Arts and Entertainment

‘Gravity’ soars past stock cinema

By Brian Burns ’17

It’s true that the majority of mainstream cinema is in a sorry state of affairs with regard to creativity.  Sequels and reboots crowd the schedules of major studios, and original content is in danger of being squeezed out. It doesn’t help that TV and the internet are quickly catching up in terms of quality with cinema-worthy programs like Breaking Bad and Game of Thrones.  It’s time for a comeback for film; it’s time for a movie like Gravity. Alfonso Cuarón’s follow-up to Children of Men is not only an important original work and a dazzling spectacle of a film—it makes a case for the medium of cinema as a whole. Gravity takes advantage of the wide screen in such a way that its power would be diminished if viewed anywhere else. Cuarón pushes boundaries so much that he forces one to reevaluate cinema’s potential.
The plot of Gravity is intentionally simple, concentrating on two astronauts stranded in space after the devastation of their spacecraft. Sandra Bullock plays Dr. Ryan Stone, a novice space traveler on her first expedition into the void. Clooney is her reassuring astronaut partner: the professional, confident character that he often plays.
It is stating the obvious to say that Gravity is a thing of beauty. It contains computer-generated imagery that is seamless in relation to the work of the flesh-and-blood actors. Since Avatar started the revolution of 3D films in Hollywood, many prolific directors have taken advantage of the format to tell their stories. Martin Scorsese’s Hugo and Ang Lee’s Life of Pi both helped prove that it was more than just a gimmick. However, Alfonso Cuarón makes the strongest argument yet for the third dimension in Gravity. The audience has no choice but to be involved in the action as debris is hurled at the screen and the camera spins through the vacuum of space.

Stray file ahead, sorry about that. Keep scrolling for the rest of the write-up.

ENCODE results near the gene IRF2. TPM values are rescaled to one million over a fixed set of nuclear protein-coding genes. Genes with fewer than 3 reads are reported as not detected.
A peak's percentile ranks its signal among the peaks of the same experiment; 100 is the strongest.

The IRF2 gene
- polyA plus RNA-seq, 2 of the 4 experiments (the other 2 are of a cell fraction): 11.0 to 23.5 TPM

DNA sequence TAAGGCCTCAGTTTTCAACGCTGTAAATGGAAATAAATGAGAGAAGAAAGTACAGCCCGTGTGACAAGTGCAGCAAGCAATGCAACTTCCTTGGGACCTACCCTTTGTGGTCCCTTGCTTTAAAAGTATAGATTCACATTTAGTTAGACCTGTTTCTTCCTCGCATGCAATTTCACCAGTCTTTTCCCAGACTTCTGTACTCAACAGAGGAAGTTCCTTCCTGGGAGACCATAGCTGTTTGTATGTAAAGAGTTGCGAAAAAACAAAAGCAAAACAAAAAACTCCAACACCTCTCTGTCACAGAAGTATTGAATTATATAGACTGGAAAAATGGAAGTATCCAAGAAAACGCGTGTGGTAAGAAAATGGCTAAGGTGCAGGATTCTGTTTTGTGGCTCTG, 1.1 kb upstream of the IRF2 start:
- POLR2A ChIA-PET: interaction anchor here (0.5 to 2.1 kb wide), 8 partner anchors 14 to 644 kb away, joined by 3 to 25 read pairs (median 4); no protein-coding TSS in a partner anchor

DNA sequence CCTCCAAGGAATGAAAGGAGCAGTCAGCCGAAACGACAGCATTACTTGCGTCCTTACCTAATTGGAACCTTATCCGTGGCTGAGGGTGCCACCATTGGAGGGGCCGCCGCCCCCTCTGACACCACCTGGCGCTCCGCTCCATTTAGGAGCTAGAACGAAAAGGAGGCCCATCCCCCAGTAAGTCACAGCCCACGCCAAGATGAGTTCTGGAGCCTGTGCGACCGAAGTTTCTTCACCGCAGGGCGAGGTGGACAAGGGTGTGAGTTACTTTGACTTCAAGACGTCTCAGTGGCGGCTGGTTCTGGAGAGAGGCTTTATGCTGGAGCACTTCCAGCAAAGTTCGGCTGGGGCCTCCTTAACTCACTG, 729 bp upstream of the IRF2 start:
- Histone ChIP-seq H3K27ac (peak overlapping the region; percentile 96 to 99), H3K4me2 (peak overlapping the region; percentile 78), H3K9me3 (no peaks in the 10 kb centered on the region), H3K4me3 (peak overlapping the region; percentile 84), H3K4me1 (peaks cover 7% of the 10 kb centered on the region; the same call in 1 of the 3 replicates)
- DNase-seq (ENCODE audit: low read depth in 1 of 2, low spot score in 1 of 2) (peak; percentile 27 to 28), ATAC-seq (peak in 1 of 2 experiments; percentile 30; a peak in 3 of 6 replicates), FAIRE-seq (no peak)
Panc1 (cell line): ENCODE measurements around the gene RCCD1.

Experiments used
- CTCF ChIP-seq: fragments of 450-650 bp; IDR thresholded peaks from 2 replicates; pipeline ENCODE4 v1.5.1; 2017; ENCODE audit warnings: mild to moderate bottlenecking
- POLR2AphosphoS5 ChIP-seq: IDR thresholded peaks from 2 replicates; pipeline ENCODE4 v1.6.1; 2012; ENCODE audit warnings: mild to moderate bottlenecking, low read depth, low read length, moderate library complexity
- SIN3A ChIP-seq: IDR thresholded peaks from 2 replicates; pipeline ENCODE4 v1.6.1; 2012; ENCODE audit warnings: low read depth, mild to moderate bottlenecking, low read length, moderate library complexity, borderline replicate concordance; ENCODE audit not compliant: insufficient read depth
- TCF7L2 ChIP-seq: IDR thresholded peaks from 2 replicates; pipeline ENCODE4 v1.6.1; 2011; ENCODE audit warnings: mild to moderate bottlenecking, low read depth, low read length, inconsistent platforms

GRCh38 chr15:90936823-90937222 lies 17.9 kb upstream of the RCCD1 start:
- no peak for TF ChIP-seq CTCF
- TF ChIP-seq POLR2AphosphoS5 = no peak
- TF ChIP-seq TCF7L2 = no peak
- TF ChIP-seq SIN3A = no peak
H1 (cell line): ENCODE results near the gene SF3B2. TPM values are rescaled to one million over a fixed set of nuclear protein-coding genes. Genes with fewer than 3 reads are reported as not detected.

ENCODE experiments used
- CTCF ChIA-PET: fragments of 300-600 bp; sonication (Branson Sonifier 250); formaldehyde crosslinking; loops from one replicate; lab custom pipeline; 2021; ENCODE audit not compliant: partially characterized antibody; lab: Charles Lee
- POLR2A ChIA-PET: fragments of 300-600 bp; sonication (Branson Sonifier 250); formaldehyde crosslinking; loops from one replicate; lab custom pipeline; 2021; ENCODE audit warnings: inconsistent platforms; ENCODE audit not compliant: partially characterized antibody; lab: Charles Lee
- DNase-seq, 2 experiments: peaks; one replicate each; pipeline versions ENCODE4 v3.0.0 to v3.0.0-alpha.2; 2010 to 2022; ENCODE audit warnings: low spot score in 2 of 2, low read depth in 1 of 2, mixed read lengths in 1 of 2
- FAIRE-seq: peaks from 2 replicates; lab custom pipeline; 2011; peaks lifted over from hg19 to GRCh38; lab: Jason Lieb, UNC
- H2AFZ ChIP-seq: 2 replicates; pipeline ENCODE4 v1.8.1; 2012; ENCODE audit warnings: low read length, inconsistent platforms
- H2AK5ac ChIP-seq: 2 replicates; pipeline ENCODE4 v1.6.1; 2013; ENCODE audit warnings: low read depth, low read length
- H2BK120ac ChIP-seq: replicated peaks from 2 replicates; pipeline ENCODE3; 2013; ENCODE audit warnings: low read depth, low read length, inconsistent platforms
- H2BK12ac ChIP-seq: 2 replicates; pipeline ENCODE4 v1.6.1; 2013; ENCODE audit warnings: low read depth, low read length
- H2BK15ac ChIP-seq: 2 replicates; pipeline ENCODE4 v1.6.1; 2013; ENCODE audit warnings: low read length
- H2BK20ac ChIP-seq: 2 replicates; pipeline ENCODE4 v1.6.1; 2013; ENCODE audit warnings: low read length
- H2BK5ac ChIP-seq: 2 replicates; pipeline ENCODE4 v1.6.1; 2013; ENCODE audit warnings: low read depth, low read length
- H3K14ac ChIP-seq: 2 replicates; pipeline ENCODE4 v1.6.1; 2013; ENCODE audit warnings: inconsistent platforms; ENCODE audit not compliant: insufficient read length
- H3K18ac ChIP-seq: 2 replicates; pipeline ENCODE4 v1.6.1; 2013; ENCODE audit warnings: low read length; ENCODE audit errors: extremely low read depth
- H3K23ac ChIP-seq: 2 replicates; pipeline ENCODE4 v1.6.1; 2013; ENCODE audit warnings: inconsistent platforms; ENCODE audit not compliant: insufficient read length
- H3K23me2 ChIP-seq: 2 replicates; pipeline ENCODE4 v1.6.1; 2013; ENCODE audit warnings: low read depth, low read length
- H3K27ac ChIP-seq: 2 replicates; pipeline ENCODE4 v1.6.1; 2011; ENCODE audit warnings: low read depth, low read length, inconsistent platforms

Before long it seems that the film’s story will be destined to fall short of its visuals, and there is some truth to that sentiment (it would be hard for any film’s story to compete). For example, Sandra Bullock appears to function merely as a stand-in for the audience at first, with her primary emotion being panic as she is tossed through the inky void. Even her tragic backstory feels like a tacked-on character trait.  However, as Stone discovers her strength, her prior experience with loss proves to be central to the film’s theme of survival under any circumstance. Cuarón pits his lead character against the void of space, in a situation that grows more deadly with each minute. One scene in particular is particularly poignant (especially given Bullock’s subtle acting in the scene, which she rarely has the opportunity to use otherwise in the film), while Stone believes she is going to die as she talks to a man who does not speak her language. The audience is often left to wonder if Stone has the will to continue her struggle for survival. However, Gravity proves to be a study in the ability to find hope against all odds.
Though some interesting ideas are parceled through in Gravity, the film does not manage to sidestep some clichés. Some of Bullock’s lines as the final act rolls to a close are obvious, and a hallucination provides an easy deus ex machina. The musical score can be overpowering, especially when the silence of space is so much more effective. 
All considered, Gravity feels like Cuarón’s most earnest effort to date. I include even early efforts like the sexy Mexican drama Y Tu Mamá También in that statement, for Gravity clears house on all the affectations of storytelling. There are no labyrinthine twists, nor are there dual narratives featuring the reactions of mission control on Earth to the plight of the astronauts. It is the story of a single woman who is determined to endure. If you do decide to see it, it is essential that you not wait for the DVD release. See it in 3D, and in IMAX if possible. Magic of this variety can only be witnessed on a big screen.


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